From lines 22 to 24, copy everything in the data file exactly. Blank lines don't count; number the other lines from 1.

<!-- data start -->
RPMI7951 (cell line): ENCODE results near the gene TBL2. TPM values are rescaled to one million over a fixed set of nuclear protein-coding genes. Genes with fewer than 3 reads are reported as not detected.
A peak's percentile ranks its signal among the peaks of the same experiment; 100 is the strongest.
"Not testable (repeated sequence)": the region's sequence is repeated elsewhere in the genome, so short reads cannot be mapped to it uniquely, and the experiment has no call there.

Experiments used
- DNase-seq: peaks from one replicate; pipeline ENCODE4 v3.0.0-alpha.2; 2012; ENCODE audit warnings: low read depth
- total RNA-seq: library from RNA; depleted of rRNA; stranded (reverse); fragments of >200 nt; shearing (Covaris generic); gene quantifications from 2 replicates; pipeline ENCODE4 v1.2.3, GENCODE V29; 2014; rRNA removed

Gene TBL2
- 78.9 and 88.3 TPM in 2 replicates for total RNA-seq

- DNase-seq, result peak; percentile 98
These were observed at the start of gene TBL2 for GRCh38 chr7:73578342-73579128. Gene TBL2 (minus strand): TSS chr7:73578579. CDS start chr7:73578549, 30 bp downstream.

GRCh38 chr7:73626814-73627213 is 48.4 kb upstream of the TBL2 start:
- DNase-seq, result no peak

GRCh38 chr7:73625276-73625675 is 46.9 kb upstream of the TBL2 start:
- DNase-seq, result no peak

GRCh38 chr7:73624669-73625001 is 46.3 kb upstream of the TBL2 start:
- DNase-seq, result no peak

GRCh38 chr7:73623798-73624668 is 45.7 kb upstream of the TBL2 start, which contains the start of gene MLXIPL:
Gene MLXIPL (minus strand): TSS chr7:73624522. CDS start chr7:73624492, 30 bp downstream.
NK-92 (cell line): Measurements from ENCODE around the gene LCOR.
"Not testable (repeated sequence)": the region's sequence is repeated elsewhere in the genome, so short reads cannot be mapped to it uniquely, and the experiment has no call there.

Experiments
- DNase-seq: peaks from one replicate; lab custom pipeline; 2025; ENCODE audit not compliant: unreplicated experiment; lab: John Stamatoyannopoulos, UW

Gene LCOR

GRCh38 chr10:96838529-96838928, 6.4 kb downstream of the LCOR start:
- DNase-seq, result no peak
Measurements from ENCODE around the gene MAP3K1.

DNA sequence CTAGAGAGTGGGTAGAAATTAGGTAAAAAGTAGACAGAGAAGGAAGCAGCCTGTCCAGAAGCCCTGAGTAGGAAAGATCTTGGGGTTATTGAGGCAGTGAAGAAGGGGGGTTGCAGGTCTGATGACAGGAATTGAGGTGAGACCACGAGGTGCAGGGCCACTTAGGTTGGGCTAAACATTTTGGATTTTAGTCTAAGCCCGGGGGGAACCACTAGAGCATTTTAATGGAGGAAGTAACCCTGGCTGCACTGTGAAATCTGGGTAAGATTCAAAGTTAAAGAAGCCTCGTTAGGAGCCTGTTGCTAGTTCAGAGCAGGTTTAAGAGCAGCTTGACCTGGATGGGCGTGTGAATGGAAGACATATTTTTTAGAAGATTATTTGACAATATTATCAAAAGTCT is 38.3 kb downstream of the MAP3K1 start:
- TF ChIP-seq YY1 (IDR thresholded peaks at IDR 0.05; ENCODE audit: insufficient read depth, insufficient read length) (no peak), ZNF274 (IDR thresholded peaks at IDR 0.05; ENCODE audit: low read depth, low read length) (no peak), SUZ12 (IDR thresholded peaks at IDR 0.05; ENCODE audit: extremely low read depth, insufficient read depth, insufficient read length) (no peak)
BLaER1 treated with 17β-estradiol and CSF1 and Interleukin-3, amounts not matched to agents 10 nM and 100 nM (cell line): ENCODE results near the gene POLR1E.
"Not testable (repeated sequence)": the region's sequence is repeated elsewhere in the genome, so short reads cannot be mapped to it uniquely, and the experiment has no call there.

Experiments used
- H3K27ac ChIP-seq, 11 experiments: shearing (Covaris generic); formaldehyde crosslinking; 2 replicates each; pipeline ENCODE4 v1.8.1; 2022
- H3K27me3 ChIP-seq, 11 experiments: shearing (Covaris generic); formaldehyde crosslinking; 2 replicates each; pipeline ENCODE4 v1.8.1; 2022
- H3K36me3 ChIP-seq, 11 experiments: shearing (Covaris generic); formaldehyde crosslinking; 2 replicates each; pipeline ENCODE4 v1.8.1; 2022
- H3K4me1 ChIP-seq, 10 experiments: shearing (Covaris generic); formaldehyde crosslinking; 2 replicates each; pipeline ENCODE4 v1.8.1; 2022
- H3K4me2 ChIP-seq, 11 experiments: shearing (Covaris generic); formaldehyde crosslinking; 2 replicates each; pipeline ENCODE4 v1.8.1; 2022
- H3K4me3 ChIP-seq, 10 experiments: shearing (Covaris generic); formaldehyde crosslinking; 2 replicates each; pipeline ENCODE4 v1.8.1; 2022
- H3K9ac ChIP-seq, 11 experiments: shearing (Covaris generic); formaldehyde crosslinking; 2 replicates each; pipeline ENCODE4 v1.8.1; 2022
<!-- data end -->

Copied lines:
- DNase-seq: peaks from one replicate; lab custom pipeline; 2025; ENCODE audit not compliant: unreplicated experiment; lab: John Stamatoyannopoulos, UW

Gene LCOR

GRCh38 chr10:96838529-96838928, 6.4 kb downstream of the LCOR start: